Finally, the weekend is upon us. What better way to kick it off than with the latest installment of "Funeral Doom Friday". For those who are new to this column; each week features a new or classic album from the realm of extreme doom. Much of funeral/death doom's might comes from an oppressive emotional weight and the use of death or black metal motifs (played at a trudging pace, of course.)
Pioneers like Mournful Congregation, Evoken, and Esoteric have mastered this blend of dirge and destruction. For 25 years, they have methodically built compositions that stretch for dozens of minutes all while keeping fans enthralled. Time has elapsed since the days of Thergothon and much like the world around us, the genre has evolved. Today's modern bands contort the very construct of the genre, breeding darkly refreshing new work. Their work thankfully gives this column plenty of material to share.
Enjoy this week's post and check out prior features here. Please feel free to also share thoughts or suggestions for future installments in the comments section below or to me directly on Twitter.
Before we get too far along, I wanted to say with a heavy heart this will be the final installation of Funeral Doom Friday. I have greatly enjoyed bringing this column's readers new music and coverage of classic laments over the last two and a half years. It's kind of crazy to think I've managed to keep you all entertained for so long! I want to extend a large "thank you" to everyone who reads, follows, or contributes music to this column. I'm not going away though. I have some cool stuff in the works that will replace this column in the not-too-distant future so stay tuned. I'm excited for what is to come.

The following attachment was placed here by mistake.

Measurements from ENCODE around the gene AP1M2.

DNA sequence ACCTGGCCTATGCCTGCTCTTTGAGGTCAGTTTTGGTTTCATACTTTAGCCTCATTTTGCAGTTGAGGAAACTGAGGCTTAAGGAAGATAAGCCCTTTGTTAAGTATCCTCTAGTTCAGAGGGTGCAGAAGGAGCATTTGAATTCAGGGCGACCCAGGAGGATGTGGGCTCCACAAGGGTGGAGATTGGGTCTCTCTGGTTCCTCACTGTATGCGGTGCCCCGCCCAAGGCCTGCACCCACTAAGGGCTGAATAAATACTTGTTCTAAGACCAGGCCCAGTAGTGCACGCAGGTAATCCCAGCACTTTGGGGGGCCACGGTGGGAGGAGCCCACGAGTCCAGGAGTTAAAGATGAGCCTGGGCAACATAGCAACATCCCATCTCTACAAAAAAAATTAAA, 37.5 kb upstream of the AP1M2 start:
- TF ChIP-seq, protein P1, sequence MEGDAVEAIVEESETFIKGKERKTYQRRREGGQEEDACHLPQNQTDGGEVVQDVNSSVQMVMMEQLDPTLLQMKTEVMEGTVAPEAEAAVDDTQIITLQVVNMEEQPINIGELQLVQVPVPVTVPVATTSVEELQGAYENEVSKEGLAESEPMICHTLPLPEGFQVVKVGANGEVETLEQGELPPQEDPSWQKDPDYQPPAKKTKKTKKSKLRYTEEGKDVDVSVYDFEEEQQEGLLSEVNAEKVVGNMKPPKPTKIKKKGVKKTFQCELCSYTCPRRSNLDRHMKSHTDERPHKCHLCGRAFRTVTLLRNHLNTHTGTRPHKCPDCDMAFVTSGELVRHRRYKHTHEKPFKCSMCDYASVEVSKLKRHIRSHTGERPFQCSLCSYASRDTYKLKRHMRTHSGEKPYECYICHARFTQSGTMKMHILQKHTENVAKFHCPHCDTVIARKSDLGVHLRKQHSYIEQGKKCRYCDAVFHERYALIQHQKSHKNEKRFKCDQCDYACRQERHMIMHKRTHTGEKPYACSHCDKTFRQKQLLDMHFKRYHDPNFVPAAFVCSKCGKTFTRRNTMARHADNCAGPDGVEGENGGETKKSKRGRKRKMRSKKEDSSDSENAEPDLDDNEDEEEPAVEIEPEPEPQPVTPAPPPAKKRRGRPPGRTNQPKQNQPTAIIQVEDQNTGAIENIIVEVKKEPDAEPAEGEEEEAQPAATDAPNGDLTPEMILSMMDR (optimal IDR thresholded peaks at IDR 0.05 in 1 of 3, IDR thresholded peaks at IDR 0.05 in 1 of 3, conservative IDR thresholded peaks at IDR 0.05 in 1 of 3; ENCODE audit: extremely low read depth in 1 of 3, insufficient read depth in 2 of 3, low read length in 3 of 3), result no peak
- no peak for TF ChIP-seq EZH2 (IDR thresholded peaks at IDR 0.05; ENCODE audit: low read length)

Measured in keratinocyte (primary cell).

It seemed fitting to me to feature the newest album from one of my favorite recurrent projects in this column, Germany's Imperceptum. The one man quasar of blackened funeral doom released his second full-length album in a 12-month span. The four-song Heart of Darkness is yet another sensational offering of contemplative and often ethereal music. The entity behind the music, Void as he's known, persists in his vice grip on this blend of black metal and funeral doom. Tracks like "Sentient Essence of Chaos" really showcase this. Void continues to show the parallels between these two genres with looping tremolo picking and somber, sustained guitar notes that really strike a meditative and morose tone.
Of course, each track on Heart of Darkness captures this union splendidly. The momentous closing title track fleshes this idea out even more of its nearly 20 minutes of length. With nearly double the amount of time compared to "Sentient Essence of Chaos," it's easy to slip into the (outer) space between the notes and ambient passages.
Check out this great new album from Imperceptum now. Pick up your copy of Heart of Darkness from Bandcamp and a cassette from Grey Matter Productions.